Suitable apparatus according to the invention for performing the above method is shown in the accompanying drawings, in which:
Fig. 1'is a transverse section of apparatus for treating the vessel either cathodically or anodically;
Figs. 2, 3 and 4 are, respectively, sections on the lines 2-2, 3--3 and 4-4 of Fig. l, with parts omitted and parts broken away, Fig. 4 being on a reduced scale;
Fig. 5 is a plan of the apparatus according to Fig. l; r
Fig. 6 is a section on the line 66 of Fig. 1, with parts omitted and parts broken away; and
Figs. 7, 8 and 9 are, respectively, sections on the lines 1-'I, 8-8 and 9-9 of Fig. 5, with parts omitted and parts broken away.
Referring to the drawings, the electrolyte is contained in an open top tank having a bottom I, side walls 3 and end walls 5, this tank being preferably formed of steel and interiorly coated, as indicated at I, with lead, rubber, or other material inert with respect to the electrolyte.
Interiorly of the tankis positioned a flat horizontal bar 9 of copper extending in spaced relation to the bottom of the tank'from adjacent one end wall 5 thereof to the other. At each of opposite ends this bar is shown as supported in an adjacent block ll of insulating material, the blocks resting upon and being secured by bolts It. to the lower portion [5 of an inverted U-shaped bracket. As shown, H of the bracket have end flanges I9 resting upon the outwardly projecting flanges 2| of the adjacent side walls of the tank, to which flanges 2| said flanges is are secured by bolts 23. The U-shaped bracket, like the tank, also is preferably coated with lead, rubber, or the like.
At one end the bar 9 is provided with an upwardly extending portion 25, which portion at its upper end is bent outwardly, as shown at 21, and rests upon and is brazed to a bar 29 of conductive material such as copper. Brazed to the bar 29 adjacent one of its ends is a connector 31 for a cable 33. The bar 29, as shown, rests upon a strip 35 of insulating material, and is secured to the outwardly extending; flange 31 of the adjacent end wall of the tank by bolts 39 extending through said flange and. strip and tapped into the bar, a flanged bushing 4| surrounding, the bolt insulating it from the flange.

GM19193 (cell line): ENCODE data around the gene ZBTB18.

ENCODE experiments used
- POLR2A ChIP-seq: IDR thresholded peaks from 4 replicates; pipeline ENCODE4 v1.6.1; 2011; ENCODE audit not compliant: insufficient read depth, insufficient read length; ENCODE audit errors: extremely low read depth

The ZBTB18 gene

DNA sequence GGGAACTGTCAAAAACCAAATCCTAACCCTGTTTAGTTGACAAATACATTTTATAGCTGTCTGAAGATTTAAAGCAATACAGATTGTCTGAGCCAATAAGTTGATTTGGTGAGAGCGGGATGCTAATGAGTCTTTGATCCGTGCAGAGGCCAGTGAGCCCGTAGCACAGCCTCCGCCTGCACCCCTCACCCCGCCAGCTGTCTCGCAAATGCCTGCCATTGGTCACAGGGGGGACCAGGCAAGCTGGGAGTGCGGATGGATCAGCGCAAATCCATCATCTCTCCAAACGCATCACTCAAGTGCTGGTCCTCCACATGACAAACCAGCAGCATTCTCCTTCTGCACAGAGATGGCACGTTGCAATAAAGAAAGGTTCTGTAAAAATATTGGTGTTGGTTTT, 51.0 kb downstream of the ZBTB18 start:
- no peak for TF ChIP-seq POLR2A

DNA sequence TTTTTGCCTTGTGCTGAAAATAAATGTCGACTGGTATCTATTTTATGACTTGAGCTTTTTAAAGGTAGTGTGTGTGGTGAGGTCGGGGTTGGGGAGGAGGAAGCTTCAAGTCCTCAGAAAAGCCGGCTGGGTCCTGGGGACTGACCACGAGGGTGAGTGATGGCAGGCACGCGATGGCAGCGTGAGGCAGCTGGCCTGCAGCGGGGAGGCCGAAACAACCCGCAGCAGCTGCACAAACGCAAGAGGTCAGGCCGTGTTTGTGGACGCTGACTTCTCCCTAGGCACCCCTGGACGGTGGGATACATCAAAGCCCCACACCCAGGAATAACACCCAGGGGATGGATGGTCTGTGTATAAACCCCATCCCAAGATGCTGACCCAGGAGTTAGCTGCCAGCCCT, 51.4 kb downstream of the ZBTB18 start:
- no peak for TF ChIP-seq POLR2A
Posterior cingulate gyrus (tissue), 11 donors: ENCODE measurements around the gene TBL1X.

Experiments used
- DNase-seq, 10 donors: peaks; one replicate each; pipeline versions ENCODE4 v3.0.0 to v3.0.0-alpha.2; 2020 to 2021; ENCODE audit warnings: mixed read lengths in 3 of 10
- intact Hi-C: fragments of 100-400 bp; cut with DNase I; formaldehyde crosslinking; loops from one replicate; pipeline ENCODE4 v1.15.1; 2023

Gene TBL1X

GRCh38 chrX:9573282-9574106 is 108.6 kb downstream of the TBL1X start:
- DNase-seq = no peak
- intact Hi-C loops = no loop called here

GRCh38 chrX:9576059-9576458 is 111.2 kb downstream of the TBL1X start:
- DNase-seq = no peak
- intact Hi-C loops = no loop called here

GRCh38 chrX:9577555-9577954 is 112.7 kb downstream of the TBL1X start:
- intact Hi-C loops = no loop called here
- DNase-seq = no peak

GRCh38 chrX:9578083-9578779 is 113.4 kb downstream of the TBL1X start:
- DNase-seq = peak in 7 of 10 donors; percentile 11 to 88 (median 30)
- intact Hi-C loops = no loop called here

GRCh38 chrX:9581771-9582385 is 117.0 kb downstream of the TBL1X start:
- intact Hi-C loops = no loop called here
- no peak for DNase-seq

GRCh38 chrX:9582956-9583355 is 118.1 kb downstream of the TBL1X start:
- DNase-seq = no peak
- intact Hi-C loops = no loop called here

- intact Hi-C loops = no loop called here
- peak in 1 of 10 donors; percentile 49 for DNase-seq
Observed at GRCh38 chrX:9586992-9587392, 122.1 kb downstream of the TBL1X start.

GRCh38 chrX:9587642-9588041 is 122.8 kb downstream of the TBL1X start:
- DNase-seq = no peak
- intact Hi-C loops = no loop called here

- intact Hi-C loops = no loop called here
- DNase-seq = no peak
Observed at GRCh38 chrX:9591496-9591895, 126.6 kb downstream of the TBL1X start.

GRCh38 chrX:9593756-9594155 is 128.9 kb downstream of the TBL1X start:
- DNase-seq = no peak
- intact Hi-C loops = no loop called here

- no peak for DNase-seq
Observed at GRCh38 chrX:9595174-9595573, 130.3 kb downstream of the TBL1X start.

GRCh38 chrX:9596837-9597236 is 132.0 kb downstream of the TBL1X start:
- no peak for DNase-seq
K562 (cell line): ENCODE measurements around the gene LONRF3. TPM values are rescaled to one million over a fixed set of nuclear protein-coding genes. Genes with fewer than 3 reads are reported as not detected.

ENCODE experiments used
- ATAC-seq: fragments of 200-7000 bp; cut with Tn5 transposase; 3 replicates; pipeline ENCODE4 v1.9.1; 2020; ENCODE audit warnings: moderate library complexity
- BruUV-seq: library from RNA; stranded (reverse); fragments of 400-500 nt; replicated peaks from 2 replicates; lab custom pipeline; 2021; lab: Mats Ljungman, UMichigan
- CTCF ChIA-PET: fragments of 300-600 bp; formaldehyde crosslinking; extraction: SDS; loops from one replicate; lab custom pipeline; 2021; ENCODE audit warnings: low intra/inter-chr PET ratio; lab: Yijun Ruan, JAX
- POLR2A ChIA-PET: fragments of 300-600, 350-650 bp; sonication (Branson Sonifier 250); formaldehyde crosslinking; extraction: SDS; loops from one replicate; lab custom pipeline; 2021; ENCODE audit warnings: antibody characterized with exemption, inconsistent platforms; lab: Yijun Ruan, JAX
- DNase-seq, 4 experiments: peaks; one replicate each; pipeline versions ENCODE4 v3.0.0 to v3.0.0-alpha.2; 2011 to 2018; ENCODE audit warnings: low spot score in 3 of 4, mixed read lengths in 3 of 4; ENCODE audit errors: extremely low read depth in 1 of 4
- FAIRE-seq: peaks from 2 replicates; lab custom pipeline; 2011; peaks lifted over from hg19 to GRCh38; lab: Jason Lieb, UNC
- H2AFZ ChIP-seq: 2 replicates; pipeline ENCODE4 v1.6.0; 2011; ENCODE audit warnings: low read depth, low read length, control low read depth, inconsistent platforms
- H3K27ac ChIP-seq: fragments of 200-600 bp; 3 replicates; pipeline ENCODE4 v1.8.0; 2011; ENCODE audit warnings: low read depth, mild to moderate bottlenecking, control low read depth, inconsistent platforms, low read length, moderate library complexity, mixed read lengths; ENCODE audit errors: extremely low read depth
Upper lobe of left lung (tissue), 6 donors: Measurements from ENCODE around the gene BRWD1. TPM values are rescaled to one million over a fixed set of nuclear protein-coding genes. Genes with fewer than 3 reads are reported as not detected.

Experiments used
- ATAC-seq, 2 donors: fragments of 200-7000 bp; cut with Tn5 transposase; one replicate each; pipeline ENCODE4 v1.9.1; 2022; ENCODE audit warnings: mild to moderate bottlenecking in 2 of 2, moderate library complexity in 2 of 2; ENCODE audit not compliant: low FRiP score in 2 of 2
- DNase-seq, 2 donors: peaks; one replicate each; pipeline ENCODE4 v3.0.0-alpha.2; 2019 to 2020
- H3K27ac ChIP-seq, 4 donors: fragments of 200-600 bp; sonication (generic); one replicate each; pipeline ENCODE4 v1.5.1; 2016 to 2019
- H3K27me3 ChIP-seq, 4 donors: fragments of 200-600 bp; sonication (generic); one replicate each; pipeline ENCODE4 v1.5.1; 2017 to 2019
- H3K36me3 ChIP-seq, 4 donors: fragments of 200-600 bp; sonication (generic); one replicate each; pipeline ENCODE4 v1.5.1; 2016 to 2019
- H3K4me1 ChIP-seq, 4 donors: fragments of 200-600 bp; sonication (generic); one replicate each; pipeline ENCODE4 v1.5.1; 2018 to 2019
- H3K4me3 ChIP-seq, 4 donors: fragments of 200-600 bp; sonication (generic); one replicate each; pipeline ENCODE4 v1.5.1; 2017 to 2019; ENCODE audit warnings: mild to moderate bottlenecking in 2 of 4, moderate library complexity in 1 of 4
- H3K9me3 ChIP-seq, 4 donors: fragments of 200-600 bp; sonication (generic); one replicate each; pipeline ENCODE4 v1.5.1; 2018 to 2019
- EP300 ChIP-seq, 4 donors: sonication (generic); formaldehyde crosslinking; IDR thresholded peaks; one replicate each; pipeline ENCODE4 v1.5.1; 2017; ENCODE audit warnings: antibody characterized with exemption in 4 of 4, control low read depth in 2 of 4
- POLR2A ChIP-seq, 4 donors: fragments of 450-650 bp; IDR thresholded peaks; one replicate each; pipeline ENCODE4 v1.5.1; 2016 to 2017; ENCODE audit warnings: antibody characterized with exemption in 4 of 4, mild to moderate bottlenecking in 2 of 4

As shown, carried by the bar 9 are upwardly projecting, brackets 43 having lower flanges 45 brazed to the upper surface of the bar. At their upper ends each bracket has a flange 41 to pairs of which are brazed, soldered or welded the edge portions of disk-like electrodes 49. Each elec-' trode is in the form of a sheet oflead, or other conductive material insoluble in the electrolyte; shapedto present an upper surface it whicnis the opposite legs approximately a segment of a sphere. As shown, each electrode is formed with perforations 53 distributed 'thereover in relatively closely adjacent relation. When the cooking vessels are placed above the electrodes and rotated as hereinafter described electrolyte is drawn through the perforations from beneath the electrodes and forced radially outwardly through the spaces between the electrodes and bottoms of the vessels, the rapid circulation of the electrolyte thus .caused permitting the use of high current densities without burning of the immersed surfaces, of the vessels. Preferably the bar 9, the
.upwardly extendin portion 25 of that bar, and
the brackets 43 have a coating 55 of lead to .protect them from the corrosive action of the electrolyte, or, if desired, may be coated with rubber for that purpose and for insulating them from the electrolyte.
At the opposite end of the tank from the bar 29 the'outwardly projecting upper flange 51 of the tank end wall carries a second bar 59 of copper to which is brazed a connector SI for the cable 63. Interposed between the bar 59 and the flange 51 is a strip 65 of insulating material, the bar 59 being secured to the flange by bolts 61 extending through the flange and strip and tapped into the bar. For insulating the bolt from the flange is provided a flanged insulating bushing 69 through which the bolt extends.
Supported in the tank above each electrode 49 in coaxial relation therewith is shown a cooking vessel V having a flat bottom Wall II and side walls 13, the latter includin the rounded portions I5 at the corner between the side walls and the bottom. In practice the tank ordinarily will be filled with electrolyte to about a level L, and with a smaller cooking vessel as, for example, that illustrated at 22, the tank will be filled with electrolyte to about a level Z, in each case to cause the lower portion of the vessel to be immersed to just above the top of its rounded corner portion I5. It will be understood, however, that the vessel may have a square corner,